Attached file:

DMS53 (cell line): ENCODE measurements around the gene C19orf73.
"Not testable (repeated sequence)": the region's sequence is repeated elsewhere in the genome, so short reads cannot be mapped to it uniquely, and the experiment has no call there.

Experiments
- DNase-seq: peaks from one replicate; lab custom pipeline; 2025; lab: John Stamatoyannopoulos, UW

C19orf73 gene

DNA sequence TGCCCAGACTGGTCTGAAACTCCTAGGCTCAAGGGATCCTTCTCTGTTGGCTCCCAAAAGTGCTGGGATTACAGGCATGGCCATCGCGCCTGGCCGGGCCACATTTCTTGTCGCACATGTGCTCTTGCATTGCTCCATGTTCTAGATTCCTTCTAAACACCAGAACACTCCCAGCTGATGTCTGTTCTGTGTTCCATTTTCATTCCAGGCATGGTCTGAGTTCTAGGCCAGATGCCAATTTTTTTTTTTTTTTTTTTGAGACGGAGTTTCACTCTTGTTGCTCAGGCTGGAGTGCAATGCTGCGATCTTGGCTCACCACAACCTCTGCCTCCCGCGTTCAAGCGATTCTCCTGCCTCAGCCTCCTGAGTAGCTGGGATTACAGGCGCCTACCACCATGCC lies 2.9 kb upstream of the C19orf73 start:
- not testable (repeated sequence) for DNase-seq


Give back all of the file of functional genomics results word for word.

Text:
DMS53 (cell line): ENCODE measurements around the gene C19orf73.
"Not testable (repeated sequence)": the region's sequence is repeated elsewhere in the genome, so short reads cannot be mapped to it uniquely, and the experiment has no call there.

Experiments
- DNase-seq: peaks from one replicate; lab custom pipeline; 2025; lab: John Stamatoyannopoulos, UW

C19orf73 gene

DNA sequence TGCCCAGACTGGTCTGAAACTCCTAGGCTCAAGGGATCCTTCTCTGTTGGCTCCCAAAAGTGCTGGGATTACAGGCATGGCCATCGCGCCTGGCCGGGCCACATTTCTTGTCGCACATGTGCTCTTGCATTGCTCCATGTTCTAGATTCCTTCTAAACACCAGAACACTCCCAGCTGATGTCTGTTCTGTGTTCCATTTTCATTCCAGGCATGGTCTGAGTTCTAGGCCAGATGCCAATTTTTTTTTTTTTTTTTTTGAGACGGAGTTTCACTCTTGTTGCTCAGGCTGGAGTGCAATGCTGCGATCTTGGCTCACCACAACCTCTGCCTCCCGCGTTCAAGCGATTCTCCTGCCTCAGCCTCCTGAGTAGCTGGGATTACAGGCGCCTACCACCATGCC lies 2.9 kb upstream of the C19orf73 start:
- not testable (repeated sequence) for DNase-seq